“Merry New Year!”
Why not recall Eddie Murphy in the classic Trading Places and start the new year off with a smile?
I usually start my new year attending GSU’s industry conference Views From the Top. The 2019 version did not disappoint. This year, I was intrigued by the Industry Panel: “New Faces, New Spaces, and the Shared Economy.”
Ideas being birthed from the sharing economy concept should be of great interest to us folks in the commercial real estate industry. Current innovations will certainly impact the CRE business—and in many cases, change the way an entire segment of the industry does business.
Just think about WeWork—one concept that is disrupting the office market—and whose rep sat on the conference’s panel.
I Work, You Work = WeWork?
Many different opinions about WeWork exist, but regardless of what you think, they are a force in the office market that cannot be ignored.
WeWork continues to lease bigger and bigger spaces and is even buying buildings. The strategy of making long-term investments with short-term flexible leases seems mighty risky. This approach works when the tide is rising (aka market is good) and when the climate is healthy, resulting in significant new business formation, but what happens when the music stops? (Because it always does.)
Hitting the Target
WeWork understands the demand for office space is more dynamic than ever. They address both startups and small businesses, who have growing space needs, as well as more established businesses, who want to be nimble to compete in a rapidly changing marketplace.
In a recent NREI article, WeWork defends its business plan (even facing an economic downturn) in the following ways:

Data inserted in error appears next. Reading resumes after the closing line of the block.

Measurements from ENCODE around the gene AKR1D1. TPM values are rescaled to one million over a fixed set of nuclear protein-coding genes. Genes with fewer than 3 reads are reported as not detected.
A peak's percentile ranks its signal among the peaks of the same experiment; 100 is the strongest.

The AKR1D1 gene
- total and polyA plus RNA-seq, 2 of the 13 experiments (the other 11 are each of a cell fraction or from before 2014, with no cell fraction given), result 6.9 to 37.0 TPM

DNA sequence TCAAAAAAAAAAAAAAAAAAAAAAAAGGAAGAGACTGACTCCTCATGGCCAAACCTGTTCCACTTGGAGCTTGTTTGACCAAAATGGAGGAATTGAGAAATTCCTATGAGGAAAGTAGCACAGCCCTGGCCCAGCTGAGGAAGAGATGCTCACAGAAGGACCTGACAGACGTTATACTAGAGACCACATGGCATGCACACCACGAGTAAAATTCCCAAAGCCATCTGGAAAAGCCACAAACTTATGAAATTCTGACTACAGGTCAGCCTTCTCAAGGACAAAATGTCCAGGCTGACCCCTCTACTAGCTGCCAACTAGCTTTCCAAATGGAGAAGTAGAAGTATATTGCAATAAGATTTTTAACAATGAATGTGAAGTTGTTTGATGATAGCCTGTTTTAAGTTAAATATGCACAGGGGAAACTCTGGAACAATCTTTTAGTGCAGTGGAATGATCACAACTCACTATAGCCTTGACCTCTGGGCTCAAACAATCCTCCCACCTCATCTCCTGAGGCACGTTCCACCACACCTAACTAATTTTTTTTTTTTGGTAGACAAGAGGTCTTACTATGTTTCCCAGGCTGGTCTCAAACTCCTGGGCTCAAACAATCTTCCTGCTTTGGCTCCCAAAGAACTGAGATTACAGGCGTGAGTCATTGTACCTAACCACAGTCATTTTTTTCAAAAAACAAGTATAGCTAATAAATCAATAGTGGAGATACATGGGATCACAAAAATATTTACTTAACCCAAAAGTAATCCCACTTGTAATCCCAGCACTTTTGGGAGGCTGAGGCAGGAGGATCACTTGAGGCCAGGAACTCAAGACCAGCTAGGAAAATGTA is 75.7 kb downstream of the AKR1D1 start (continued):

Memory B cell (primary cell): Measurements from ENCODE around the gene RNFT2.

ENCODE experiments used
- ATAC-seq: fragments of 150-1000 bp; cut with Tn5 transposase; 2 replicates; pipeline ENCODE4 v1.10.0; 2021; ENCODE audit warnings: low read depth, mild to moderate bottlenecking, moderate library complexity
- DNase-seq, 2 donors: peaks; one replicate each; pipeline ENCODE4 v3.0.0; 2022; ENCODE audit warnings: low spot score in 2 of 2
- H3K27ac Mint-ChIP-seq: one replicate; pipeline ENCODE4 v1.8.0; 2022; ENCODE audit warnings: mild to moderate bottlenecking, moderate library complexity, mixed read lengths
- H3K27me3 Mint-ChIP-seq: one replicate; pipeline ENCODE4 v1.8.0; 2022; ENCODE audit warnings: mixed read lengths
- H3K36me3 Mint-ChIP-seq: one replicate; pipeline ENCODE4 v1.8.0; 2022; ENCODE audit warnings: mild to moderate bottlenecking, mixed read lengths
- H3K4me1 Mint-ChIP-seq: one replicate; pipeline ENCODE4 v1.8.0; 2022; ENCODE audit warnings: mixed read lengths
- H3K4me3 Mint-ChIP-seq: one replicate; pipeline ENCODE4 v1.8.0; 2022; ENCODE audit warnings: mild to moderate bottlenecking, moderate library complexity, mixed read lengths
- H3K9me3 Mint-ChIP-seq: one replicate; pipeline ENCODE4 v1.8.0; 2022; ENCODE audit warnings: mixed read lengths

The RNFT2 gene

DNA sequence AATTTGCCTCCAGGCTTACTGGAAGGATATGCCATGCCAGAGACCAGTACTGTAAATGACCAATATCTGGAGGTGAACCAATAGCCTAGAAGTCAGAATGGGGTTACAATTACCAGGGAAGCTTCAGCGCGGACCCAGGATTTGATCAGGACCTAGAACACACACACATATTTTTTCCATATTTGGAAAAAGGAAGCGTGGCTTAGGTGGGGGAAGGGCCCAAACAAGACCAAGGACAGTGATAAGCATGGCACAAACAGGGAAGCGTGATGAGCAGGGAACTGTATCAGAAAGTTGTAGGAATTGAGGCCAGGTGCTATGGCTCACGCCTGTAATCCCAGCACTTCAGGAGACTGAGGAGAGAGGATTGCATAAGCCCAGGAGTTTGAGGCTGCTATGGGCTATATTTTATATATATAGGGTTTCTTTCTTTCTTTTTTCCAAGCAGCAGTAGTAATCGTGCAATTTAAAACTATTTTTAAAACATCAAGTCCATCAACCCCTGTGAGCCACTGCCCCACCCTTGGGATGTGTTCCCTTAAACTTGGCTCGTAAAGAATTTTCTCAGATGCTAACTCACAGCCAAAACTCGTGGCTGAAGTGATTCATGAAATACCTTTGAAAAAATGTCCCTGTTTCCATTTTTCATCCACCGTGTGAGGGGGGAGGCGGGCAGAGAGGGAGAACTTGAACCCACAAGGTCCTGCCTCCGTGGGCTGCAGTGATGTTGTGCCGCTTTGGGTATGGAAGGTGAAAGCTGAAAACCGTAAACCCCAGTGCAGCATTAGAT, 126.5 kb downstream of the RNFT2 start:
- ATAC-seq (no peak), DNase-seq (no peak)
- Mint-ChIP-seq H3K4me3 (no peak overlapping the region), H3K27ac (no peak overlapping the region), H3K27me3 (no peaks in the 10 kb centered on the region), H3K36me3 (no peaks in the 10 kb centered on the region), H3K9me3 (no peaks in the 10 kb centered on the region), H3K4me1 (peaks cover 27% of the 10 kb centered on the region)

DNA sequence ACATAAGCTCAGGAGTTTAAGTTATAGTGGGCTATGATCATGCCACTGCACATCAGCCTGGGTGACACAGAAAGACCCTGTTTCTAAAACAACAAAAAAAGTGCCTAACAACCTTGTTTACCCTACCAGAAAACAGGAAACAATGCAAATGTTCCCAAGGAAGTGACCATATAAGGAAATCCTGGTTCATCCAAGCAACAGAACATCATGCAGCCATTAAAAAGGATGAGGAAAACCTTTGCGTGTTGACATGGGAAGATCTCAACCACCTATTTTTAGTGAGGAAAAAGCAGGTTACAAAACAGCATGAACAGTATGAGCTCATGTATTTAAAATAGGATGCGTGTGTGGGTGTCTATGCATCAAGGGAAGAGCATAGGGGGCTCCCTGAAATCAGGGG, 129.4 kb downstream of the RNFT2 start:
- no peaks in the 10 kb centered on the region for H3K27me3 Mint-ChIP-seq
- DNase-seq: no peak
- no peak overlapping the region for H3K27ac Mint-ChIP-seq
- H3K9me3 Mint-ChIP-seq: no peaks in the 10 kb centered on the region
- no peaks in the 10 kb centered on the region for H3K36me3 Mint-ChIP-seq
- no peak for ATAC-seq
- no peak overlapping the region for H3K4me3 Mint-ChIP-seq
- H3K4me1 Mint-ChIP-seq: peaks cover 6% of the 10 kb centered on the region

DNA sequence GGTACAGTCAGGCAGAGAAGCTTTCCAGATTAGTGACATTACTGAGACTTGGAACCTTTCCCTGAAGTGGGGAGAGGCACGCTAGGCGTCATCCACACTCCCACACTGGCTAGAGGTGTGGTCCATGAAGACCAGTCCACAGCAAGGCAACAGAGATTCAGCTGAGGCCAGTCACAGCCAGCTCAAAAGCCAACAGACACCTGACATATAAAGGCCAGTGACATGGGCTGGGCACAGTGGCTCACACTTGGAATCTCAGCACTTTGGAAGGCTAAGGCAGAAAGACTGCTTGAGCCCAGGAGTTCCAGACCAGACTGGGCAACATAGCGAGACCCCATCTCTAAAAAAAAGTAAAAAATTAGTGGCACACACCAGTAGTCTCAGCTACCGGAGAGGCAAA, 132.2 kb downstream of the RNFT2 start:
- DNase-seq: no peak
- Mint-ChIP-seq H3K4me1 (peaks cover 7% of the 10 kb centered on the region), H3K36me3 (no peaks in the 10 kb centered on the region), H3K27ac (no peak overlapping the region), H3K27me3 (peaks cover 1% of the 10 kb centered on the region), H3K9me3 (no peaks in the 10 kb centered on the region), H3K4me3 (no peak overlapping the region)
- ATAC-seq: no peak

- Expects strong demand for co-working space growth
- Expects companies to want flexible spaces, not long-term leases, if downturn occurs
- Expects more stability with 30% of members from companies with over 1,000 employees
- Expects to secure more management agreements with landlords, to share upside and reduce risk
Not Without Its Challenges
In my opinion, WeWork faces some significant headwinds.
- They do not have a monopoly on the concept. Ordinary landlords can easily replicate the model.
- They are not profitable; their growth is driven by an infusion of investor capital, not cash flow. Their largest investor recently scaled back its commitment to fund future expansion.
- With many short-term clients, obtaining long-term financing would seem problematic.
- The empire is striking back—established competitors, like Regus, are fighting with updated concepts.
- They seem to be just another landlord with a “cool concept.”
I’m not alone in my opinion. NREI reports respondents in a recent WeWork survey see, “…the high level of competition in the co-working sector and lack of a strong balance sheet as some of the major reasons they question WeWork’s ability to survive in the long-term.”
Staying Power. Does WeWork Got It?
New players respond to market shifts and, in today’s world, demographic changes (aka the millennials). But I must ask what happens when the competition catches up and the market softens? In this case, I fear WeWork could go down and take the landlords who have made big bets with them.
I think that WeWork, Roam, and SPACES are forward-thinking—the entrepreneurs saw a change in technology and culture and tried to change the office space model to accommodate them. They grew ideas based on these observations and acted upon them. That’s smart. That’s innovation.
But the question remains—can they sustain it? We’ll see.
Check back for more discussion on the sharing economy in upcoming blogs.